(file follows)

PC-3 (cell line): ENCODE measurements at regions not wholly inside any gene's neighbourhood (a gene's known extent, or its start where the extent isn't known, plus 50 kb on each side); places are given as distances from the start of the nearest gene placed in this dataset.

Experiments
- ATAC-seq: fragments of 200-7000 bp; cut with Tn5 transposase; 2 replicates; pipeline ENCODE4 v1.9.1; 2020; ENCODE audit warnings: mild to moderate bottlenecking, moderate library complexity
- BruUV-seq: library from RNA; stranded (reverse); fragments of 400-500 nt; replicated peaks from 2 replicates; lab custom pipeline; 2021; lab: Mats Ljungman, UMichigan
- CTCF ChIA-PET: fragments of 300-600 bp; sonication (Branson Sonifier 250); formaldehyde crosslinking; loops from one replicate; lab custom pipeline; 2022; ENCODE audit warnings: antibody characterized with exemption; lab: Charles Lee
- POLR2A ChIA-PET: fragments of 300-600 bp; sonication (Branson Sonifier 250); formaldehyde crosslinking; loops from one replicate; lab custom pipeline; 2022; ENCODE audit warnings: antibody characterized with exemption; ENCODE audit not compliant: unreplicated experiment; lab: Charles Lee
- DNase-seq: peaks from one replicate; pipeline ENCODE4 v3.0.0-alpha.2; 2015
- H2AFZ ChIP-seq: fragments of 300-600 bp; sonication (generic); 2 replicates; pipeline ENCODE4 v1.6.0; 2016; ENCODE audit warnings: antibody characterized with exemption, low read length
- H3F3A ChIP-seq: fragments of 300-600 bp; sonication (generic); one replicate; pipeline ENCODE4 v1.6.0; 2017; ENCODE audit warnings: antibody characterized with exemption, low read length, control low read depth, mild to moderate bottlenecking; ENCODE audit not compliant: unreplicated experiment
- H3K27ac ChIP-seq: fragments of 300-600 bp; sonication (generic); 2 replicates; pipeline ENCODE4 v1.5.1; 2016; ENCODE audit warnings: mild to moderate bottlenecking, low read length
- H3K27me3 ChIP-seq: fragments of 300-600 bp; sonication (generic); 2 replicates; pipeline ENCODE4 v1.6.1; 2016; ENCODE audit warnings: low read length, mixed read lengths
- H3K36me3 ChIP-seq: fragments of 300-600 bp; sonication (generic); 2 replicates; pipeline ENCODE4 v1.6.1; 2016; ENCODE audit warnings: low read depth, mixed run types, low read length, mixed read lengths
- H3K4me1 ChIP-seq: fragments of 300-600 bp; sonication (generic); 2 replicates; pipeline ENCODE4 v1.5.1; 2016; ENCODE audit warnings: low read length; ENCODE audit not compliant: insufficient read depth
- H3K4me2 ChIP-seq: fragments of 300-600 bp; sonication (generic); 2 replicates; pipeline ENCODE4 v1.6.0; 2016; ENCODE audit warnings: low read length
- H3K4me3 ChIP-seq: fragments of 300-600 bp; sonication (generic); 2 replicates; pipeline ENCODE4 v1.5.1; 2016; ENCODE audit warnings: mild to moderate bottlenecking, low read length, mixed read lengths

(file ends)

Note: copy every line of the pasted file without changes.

PC-3 (cell line): ENCODE measurements at regions not wholly inside any gene's neighbourhood (a gene's known extent, or its start where the extent isn't known, plus 50 kb on each side); places are given as distances from the start of the nearest gene placed in this dataset.

Experiments
- ATAC-seq: fragments of 200-7000 bp; cut with Tn5 transposase; 2 replicates; pipeline ENCODE4 v1.9.1; 2020; ENCODE audit warnings: mild to moderate bottlenecking, moderate library complexity
- BruUV-seq: library from RNA; stranded (reverse); fragments of 400-500 nt; replicated peaks from 2 replicates; lab custom pipeline; 2021; lab: Mats Ljungman, UMichigan
- CTCF ChIA-PET: fragments of 300-600 bp; sonication (Branson Sonifier 250); formaldehyde crosslinking; loops from one replicate; lab custom pipeline; 2022; ENCODE audit warnings: antibody characterized with exemption; lab: Charles Lee
- POLR2A ChIA-PET: fragments of 300-600 bp; sonication (Branson Sonifier 250); formaldehyde crosslinking; loops from one replicate; lab custom pipeline; 2022; ENCODE audit warnings: antibody characterized with exemption; ENCODE audit not compliant: unreplicated experiment; lab: Charles Lee
- DNase-seq: peaks from one replicate; pipeline ENCODE4 v3.0.0-alpha.2; 2015
- H2AFZ ChIP-seq: fragments of 300-600 bp; sonication (generic); 2 replicates; pipeline ENCODE4 v1.6.0; 2016; ENCODE audit warnings: antibody characterized with exemption, low read length
- H3F3A ChIP-seq: fragments of 300-600 bp; sonication (generic); one replicate; pipeline ENCODE4 v1.6.0; 2017; ENCODE audit warnings: antibody characterized with exemption, low read length, control low read depth, mild to moderate bottlenecking; ENCODE audit not compliant: unreplicated experiment
- H3K27ac ChIP-seq: fragments of 300-600 bp; sonication (generic); 2 replicates; pipeline ENCODE4 v1.5.1; 2016; ENCODE audit warnings: mild to moderate bottlenecking, low read length
- H3K27me3 ChIP-seq: fragments of 300-600 bp; sonication (generic); 2 replicates; pipeline ENCODE4 v1.6.1; 2016; ENCODE audit warnings: low read length, mixed read lengths
- H3K36me3 ChIP-seq: fragments of 300-600 bp; sonication (generic); 2 replicates; pipeline ENCODE4 v1.6.1; 2016; ENCODE audit warnings: low read depth, mixed run types, low read length, mixed read lengths
- H3K4me1 ChIP-seq: fragments of 300-600 bp; sonication (generic); 2 replicates; pipeline ENCODE4 v1.5.1; 2016; ENCODE audit warnings: low read length; ENCODE audit not compliant: insufficient read depth
- H3K4me2 ChIP-seq: fragments of 300-600 bp; sonication (generic); 2 replicates; pipeline ENCODE4 v1.6.0; 2016; ENCODE audit warnings: low read length
- H3K4me3 ChIP-seq: fragments of 300-600 bp; sonication (generic); 2 replicates; pipeline ENCODE4 v1.5.1; 2016; ENCODE audit warnings: mild to moderate bottlenecking, low read length, mixed read lengths